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Figure 3-1 shows a layered image with an optional selection made in the Multiply layer, giving you a way to keep the two areas in separate elements while still maintaining the visible details. Photoshop uses a pixel-by-pixel approach and is primarily aimed at raster images such as those in TIFF, JPEG, or PNG formats. Photoshop features an excellent set of industry-standard tools, which means that when you need a specific effect, you can use the tool with confidence that it provides the results expected from the program. Photoshop makes working with raster images, vectors (see the next chapter), and graphics much simpler, enabling you to create and modify images far more efficiently than you could otherwise. Shooting RAW is still the best way to create a digital image. The one drawback of shooting in RAW format is that it’s not compressed — which can slow down your editing speed if you’re working with large files. However, you can still create images without worrying about the size or quality of the file if you shoot a large number of images — RAW is an excellent file format for making a work of art or for everyday life. **Figure 3-1:** Raster images are great because you can make changes in small detail. Creating a Layer-Based System Photoshop is designed to work with raster images, or pixels, so it uses a layer-based system. These layers allow you to see and manage any changes you make to the image as you make them. Each layer has a specific function, from blending to text and anything in between, all of which you can change later. You may notice that Photoshop’s image files are big, so it’s important that you save as little as possible. Taking a moment to save your file every few minutes, even when you think you don’t have the time, will make a huge difference in the time it takes to save the day. Building a Basic Image in Photoshop To start, select File⇒New to create a new document, as shown in Figure 3-2. From the panel on the left, click the Layers button to open the Layers dialog box, shown in Figure 3-3. **Figure 3-2:** To start a new document, click New. **Figure 3-3:** Set up your layers in the Layers dialog box. In the Layers dialog box, as shown in Figure 3-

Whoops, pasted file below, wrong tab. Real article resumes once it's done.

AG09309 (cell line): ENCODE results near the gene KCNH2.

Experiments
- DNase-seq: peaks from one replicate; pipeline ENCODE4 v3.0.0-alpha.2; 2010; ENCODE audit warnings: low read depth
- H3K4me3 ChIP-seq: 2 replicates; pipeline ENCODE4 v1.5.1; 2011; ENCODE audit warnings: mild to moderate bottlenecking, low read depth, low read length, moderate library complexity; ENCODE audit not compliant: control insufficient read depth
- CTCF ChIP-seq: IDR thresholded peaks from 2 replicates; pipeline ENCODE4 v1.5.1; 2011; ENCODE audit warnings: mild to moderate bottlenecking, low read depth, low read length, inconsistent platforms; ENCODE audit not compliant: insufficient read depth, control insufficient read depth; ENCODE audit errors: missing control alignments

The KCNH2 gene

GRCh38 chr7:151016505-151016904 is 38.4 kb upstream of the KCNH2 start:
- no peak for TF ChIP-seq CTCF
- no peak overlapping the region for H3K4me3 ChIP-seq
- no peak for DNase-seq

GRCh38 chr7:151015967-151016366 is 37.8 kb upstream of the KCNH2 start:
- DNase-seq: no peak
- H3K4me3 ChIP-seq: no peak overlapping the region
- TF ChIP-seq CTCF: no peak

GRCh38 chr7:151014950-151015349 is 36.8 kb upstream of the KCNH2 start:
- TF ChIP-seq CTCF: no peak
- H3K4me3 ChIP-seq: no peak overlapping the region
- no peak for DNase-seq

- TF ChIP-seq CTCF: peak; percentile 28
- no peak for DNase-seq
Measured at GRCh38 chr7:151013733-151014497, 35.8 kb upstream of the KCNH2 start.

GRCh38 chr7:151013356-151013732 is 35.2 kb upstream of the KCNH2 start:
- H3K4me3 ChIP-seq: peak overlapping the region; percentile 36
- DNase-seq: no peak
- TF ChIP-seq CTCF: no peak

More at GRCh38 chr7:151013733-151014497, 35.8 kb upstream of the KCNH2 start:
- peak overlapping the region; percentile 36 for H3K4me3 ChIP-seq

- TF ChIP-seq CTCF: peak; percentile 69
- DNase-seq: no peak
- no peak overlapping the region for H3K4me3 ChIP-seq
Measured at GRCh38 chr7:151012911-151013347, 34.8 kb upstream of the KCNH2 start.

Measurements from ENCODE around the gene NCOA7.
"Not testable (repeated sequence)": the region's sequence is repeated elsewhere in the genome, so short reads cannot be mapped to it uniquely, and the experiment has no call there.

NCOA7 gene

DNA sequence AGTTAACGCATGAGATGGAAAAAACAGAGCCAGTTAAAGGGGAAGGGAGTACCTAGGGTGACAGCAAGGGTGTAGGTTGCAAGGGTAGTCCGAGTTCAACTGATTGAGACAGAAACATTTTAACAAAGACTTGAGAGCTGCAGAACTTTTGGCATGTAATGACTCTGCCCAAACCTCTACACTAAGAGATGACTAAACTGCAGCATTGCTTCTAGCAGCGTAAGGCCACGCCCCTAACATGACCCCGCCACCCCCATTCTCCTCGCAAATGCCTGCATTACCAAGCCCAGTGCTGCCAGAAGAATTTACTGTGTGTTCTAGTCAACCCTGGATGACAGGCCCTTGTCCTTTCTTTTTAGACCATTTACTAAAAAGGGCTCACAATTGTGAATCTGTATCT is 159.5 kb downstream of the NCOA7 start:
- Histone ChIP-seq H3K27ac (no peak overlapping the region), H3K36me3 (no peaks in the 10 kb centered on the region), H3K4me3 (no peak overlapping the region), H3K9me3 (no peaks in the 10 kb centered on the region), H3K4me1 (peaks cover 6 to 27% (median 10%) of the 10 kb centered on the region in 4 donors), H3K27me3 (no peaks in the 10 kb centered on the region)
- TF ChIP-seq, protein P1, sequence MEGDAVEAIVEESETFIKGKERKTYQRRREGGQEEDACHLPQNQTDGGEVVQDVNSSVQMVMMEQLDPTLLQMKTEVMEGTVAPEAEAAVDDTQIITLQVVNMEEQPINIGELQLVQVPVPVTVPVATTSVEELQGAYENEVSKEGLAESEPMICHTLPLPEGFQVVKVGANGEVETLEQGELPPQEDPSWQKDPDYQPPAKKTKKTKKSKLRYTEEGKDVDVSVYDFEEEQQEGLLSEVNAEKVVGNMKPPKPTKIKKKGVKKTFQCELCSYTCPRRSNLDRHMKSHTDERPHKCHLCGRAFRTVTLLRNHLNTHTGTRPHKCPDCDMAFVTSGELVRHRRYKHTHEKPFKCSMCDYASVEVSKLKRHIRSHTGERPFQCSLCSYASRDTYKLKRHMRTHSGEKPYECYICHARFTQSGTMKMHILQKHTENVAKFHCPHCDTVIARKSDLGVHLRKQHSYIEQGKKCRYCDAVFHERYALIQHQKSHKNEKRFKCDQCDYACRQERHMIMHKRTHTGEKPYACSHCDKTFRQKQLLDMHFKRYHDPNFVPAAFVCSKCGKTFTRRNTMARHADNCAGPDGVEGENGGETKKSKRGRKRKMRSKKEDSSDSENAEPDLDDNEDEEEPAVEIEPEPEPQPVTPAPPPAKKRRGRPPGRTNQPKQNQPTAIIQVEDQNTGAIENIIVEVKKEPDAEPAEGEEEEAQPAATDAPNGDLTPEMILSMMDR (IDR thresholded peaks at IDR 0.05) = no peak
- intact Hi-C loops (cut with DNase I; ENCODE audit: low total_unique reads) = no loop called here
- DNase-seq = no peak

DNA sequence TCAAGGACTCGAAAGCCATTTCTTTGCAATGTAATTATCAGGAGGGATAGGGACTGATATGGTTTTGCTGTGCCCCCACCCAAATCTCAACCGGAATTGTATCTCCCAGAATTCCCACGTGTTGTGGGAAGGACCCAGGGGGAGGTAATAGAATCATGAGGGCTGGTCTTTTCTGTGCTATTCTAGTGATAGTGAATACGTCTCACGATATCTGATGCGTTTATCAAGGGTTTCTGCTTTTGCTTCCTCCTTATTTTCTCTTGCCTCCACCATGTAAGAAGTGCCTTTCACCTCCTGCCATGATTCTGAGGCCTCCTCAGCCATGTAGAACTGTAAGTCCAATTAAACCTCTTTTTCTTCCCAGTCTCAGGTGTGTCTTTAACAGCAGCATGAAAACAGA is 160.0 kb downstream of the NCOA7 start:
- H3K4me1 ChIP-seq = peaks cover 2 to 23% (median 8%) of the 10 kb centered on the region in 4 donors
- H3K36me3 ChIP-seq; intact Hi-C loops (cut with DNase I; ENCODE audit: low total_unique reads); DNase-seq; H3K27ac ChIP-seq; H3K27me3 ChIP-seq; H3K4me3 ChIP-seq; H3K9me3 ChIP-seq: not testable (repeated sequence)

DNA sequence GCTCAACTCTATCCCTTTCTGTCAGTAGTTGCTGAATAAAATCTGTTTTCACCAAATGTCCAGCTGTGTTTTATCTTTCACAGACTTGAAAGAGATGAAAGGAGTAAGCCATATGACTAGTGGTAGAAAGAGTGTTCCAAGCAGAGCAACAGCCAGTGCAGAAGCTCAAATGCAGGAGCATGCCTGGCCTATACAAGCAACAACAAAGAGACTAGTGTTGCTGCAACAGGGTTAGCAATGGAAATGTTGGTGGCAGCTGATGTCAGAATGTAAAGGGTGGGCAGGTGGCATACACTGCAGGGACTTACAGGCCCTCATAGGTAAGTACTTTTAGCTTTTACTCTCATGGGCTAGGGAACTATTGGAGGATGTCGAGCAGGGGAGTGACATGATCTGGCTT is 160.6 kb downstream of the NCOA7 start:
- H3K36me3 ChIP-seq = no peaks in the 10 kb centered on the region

�s update web page. If you don’t have an account then simply fill in the form and click create account below to proceed to the next step. Once you have an account all you have to do is login. 4. Paint app – Use the paint app to customise the template with colours, text and photos that you want to have in the wall planner. Remember, you need to use the individual coloured pencils to do this task. Step 4: Creating a Notecard / Planner Once you have used the paint app, your notes and plan for the week are created. Simply put them into the note cards or place them in your planner. Time for action: Using the calculator below you can set the days of your week and the times for each day. Remember, you can change the weekday in the drop down menu. Click the arrow and select the correct number of weeks in your planner. Then go to the times table in the drop down menu and select the number of times you would like to work through each day. Calculator: Day 1 Day 2 Day 3 Day 4 Day 5 Tuesday 10am 11am 12pm 1pm 2pm Wednesday 9am 10am 11am 12pm 1pm Thursday 9am 10am 11am 12pm 1pm Friday 9am 10am 11am 12pm 1pm Saturday 9am 10am 11am 12pm 1pm Sunday 9am 10am 11am 12pm 1pm Step 6: Click to check you have completed your planner successfully Once you have set up your planner, you need to click the checkout button. Your log in details and your phone number will be required if you want to be contacted about your order. Saving money with Business Internet Unsure whether your business needs fast and reliable internet? Schedule a personalised free consultation and test drive the service, with no commitment to pay! Search for: Featured While the internet is a wonderful thing, the connection can be pretty unreliable. In the past, businesses